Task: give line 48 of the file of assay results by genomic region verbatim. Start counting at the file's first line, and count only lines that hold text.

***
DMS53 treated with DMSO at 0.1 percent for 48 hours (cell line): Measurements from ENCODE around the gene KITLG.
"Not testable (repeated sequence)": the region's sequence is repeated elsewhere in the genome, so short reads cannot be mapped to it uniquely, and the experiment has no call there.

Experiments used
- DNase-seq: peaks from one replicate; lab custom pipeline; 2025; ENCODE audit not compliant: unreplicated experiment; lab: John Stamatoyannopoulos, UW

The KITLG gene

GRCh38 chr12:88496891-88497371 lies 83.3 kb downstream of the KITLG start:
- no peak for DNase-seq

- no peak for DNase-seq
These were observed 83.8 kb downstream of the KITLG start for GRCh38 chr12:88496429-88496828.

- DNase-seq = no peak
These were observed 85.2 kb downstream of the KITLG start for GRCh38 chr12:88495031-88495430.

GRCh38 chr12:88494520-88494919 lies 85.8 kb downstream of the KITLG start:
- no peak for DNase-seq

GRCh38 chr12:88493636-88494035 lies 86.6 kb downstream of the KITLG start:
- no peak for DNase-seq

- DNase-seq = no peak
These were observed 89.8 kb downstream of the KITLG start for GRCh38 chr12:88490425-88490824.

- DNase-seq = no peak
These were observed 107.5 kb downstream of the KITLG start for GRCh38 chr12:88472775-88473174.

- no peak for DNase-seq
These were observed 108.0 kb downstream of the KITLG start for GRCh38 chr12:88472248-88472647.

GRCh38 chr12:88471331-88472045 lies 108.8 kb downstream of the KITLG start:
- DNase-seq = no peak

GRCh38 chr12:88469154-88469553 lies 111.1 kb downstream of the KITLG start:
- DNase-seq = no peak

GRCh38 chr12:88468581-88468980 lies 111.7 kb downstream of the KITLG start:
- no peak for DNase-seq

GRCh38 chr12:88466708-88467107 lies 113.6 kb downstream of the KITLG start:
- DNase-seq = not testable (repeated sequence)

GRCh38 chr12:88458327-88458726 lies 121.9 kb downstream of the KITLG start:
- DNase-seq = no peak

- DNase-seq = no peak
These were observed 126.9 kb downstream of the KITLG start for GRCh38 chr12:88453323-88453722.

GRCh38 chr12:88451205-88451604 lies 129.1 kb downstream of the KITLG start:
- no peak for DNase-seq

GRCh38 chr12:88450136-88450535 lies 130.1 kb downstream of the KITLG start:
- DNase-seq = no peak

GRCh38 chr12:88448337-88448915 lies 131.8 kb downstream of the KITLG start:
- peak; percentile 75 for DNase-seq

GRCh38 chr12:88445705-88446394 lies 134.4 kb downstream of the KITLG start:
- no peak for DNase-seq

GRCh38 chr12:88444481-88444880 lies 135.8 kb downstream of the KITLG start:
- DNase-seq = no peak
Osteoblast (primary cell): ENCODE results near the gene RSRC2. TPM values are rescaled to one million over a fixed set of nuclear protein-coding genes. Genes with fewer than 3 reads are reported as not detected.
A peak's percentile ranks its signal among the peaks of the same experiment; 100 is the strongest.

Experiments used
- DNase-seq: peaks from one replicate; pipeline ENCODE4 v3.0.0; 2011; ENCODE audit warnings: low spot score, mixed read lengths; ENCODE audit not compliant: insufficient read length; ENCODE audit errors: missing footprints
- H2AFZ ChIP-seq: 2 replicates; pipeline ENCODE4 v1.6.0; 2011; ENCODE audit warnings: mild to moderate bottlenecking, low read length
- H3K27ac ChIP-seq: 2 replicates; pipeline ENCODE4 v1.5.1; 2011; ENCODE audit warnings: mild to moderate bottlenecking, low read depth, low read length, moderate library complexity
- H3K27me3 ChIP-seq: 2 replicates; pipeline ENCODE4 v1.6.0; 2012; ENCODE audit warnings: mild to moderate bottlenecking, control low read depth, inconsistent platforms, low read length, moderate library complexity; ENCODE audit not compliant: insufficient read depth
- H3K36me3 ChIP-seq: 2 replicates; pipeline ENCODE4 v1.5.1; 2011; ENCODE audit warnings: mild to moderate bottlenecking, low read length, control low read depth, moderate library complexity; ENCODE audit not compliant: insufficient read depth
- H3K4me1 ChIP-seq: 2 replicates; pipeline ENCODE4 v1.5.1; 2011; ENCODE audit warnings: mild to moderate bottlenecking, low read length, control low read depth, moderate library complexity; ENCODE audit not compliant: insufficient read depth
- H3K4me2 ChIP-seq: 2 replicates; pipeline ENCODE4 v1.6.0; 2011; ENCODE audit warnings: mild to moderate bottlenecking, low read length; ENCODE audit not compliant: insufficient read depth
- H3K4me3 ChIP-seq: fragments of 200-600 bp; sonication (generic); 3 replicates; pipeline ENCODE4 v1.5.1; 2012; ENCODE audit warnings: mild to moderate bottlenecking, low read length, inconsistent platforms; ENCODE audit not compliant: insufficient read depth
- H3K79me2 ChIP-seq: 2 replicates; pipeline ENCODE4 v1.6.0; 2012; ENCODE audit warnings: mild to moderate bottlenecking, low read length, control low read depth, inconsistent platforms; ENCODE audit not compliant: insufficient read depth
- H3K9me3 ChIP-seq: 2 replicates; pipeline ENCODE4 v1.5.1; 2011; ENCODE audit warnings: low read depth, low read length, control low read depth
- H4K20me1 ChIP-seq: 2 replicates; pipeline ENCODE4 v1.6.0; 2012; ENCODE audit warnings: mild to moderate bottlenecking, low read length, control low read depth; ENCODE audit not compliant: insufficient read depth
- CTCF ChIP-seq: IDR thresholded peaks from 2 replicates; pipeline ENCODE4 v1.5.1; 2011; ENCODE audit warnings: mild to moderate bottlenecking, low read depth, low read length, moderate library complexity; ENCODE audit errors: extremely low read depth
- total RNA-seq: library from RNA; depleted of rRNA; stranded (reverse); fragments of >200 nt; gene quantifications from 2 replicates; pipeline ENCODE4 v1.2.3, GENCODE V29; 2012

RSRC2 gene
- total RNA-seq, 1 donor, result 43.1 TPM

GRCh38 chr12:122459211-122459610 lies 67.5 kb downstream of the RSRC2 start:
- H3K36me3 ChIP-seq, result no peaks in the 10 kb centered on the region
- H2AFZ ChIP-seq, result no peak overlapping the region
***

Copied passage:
- H2AFZ ChIP-seq: 2 replicates; pipeline ENCODE4 v1.6.0; 2011; ENCODE audit warnings: mild to moderate bottlenecking, low read length